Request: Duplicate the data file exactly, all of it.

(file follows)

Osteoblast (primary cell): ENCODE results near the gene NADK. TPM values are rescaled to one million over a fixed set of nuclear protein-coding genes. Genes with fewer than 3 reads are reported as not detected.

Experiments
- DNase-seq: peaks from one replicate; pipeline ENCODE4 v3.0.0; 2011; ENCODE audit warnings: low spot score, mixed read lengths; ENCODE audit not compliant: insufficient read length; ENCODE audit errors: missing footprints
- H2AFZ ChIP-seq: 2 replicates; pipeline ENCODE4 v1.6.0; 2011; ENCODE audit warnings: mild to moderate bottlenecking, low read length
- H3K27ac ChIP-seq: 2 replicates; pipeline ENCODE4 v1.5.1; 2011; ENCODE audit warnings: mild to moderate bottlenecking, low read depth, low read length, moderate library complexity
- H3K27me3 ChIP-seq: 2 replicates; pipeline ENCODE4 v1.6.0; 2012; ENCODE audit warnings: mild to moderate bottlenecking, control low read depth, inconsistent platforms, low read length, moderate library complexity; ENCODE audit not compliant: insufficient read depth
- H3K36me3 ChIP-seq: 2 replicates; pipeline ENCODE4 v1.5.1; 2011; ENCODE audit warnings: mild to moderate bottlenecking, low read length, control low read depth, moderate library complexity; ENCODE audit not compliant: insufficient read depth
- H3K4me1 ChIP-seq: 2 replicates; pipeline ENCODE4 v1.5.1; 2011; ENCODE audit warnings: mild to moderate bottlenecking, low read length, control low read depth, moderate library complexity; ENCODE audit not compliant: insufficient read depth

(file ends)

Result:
Osteoblast (primary cell): ENCODE results near the gene NADK. TPM values are rescaled to one million over a fixed set of nuclear protein-coding genes. Genes with fewer than 3 reads are reported as not detected.

Experiments
- DNase-seq: peaks from one replicate; pipeline ENCODE4 v3.0.0; 2011; ENCODE audit warnings: low spot score, mixed read lengths; ENCODE audit not compliant: insufficient read length; ENCODE audit errors: missing footprints
- H2AFZ ChIP-seq: 2 replicates; pipeline ENCODE4 v1.6.0; 2011; ENCODE audit warnings: mild to moderate bottlenecking, low read length
- H3K27ac ChIP-seq: 2 replicates; pipeline ENCODE4 v1.5.1; 2011; ENCODE audit warnings: mild to moderate bottlenecking, low read depth, low read length, moderate library complexity
- H3K27me3 ChIP-seq: 2 replicates; pipeline ENCODE4 v1.6.0; 2012; ENCODE audit warnings: mild to moderate bottlenecking, control low read depth, inconsistent platforms, low read length, moderate library complexity; ENCODE audit not compliant: insufficient read depth
- H3K36me3 ChIP-seq: 2 replicates; pipeline ENCODE4 v1.5.1; 2011; ENCODE audit warnings: mild to moderate bottlenecking, low read length, control low read depth, moderate library complexity; ENCODE audit not compliant: insufficient read depth
- H3K4me1 ChIP-seq: 2 replicates; pipeline ENCODE4 v1.5.1; 2011; ENCODE audit warnings: mild to moderate bottlenecking, low read length, control low read depth, moderate library complexity; ENCODE audit not compliant: insufficient read depth